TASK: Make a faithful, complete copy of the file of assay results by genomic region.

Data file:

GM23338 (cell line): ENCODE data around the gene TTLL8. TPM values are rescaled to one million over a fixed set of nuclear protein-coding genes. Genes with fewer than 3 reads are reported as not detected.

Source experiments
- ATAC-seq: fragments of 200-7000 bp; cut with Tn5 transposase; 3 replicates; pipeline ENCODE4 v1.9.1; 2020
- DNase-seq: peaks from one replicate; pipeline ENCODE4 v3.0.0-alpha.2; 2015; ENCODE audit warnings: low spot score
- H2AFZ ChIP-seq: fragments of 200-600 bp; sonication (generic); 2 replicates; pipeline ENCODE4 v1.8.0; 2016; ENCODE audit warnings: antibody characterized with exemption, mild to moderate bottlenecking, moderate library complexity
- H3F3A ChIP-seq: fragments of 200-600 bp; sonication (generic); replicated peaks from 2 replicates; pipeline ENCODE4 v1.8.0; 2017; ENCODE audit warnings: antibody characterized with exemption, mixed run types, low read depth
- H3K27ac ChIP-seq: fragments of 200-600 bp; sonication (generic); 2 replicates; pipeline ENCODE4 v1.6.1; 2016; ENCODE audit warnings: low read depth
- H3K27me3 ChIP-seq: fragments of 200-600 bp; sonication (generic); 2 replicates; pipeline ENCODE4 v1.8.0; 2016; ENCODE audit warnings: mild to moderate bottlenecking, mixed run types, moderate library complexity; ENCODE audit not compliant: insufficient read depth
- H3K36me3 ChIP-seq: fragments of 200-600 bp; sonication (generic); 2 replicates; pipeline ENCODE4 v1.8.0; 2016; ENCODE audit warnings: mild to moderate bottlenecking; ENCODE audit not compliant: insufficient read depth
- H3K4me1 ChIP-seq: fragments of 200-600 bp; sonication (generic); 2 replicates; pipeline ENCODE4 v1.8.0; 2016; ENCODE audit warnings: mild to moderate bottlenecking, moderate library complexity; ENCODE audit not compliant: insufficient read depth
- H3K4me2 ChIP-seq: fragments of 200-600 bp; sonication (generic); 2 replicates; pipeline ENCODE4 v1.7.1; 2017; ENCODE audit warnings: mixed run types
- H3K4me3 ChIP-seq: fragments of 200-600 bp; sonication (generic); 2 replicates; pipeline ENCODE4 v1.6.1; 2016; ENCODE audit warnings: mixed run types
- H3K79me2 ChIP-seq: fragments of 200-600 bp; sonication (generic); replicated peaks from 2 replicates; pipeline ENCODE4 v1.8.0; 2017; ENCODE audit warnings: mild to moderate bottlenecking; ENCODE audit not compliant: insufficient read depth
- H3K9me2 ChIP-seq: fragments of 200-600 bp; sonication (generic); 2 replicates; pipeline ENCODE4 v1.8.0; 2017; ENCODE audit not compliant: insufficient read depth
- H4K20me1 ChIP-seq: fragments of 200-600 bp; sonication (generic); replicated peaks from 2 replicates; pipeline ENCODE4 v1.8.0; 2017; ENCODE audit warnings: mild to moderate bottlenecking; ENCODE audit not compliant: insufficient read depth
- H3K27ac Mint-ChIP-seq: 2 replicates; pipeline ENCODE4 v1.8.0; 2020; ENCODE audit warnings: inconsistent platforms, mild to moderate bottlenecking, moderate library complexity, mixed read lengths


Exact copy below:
GM23338 (cell line): ENCODE data around the gene TTLL8. TPM values are rescaled to one million over a fixed set of nuclear protein-coding genes. Genes with fewer than 3 reads are reported as not detected.

Source experiments
- ATAC-seq: fragments of 200-7000 bp; cut with Tn5 transposase; 3 replicates; pipeline ENCODE4 v1.9.1; 2020
- DNase-seq: peaks from one replicate; pipeline ENCODE4 v3.0.0-alpha.2; 2015; ENCODE audit warnings: low spot score
- H2AFZ ChIP-seq: fragments of 200-600 bp; sonication (generic); 2 replicates; pipeline ENCODE4 v1.8.0; 2016; ENCODE audit warnings: antibody characterized with exemption, mild to moderate bottlenecking, moderate library complexity
- H3F3A ChIP-seq: fragments of 200-600 bp; sonication (generic); replicated peaks from 2 replicates; pipeline ENCODE4 v1.8.0; 2017; ENCODE audit warnings: antibody characterized with exemption, mixed run types, low read depth
- H3K27ac ChIP-seq: fragments of 200-600 bp; sonication (generic); 2 replicates; pipeline ENCODE4 v1.6.1; 2016; ENCODE audit warnings: low read depth
- H3K27me3 ChIP-seq: fragments of 200-600 bp; sonication (generic); 2 replicates; pipeline ENCODE4 v1.8.0; 2016; ENCODE audit warnings: mild to moderate bottlenecking, mixed run types, moderate library complexity; ENCODE audit not compliant: insufficient read depth
- H3K36me3 ChIP-seq: fragments of 200-600 bp; sonication (generic); 2 replicates; pipeline ENCODE4 v1.8.0; 2016; ENCODE audit warnings: mild to moderate bottlenecking; ENCODE audit not compliant: insufficient read depth
- H3K4me1 ChIP-seq: fragments of 200-600 bp; sonication (generic); 2 replicates; pipeline ENCODE4 v1.8.0; 2016; ENCODE audit warnings: mild to moderate bottlenecking, moderate library complexity; ENCODE audit not compliant: insufficient read depth
- H3K4me2 ChIP-seq: fragments of 200-600 bp; sonication (generic); 2 replicates; pipeline ENCODE4 v1.7.1; 2017; ENCODE audit warnings: mixed run types
- H3K4me3 ChIP-seq: fragments of 200-600 bp; sonication (generic); 2 replicates; pipeline ENCODE4 v1.6.1; 2016; ENCODE audit warnings: mixed run types
- H3K79me2 ChIP-seq: fragments of 200-600 bp; sonication (generic); replicated peaks from 2 replicates; pipeline ENCODE4 v1.8.0; 2017; ENCODE audit warnings: mild to moderate bottlenecking; ENCODE audit not compliant: insufficient read depth
- H3K9me2 ChIP-seq: fragments of 200-600 bp; sonication (generic); 2 replicates; pipeline ENCODE4 v1.8.0; 2017; ENCODE audit not compliant: insufficient read depth
- H4K20me1 ChIP-seq: fragments of 200-600 bp; sonication (generic); replicated peaks from 2 replicates; pipeline ENCODE4 v1.8.0; 2017; ENCODE audit warnings: mild to moderate bottlenecking; ENCODE audit not compliant: insufficient read depth
- H3K27ac Mint-ChIP-seq: 2 replicates; pipeline ENCODE4 v1.8.0; 2020; ENCODE audit warnings: inconsistent platforms, mild to moderate bottlenecking, moderate library complexity, mixed read lengths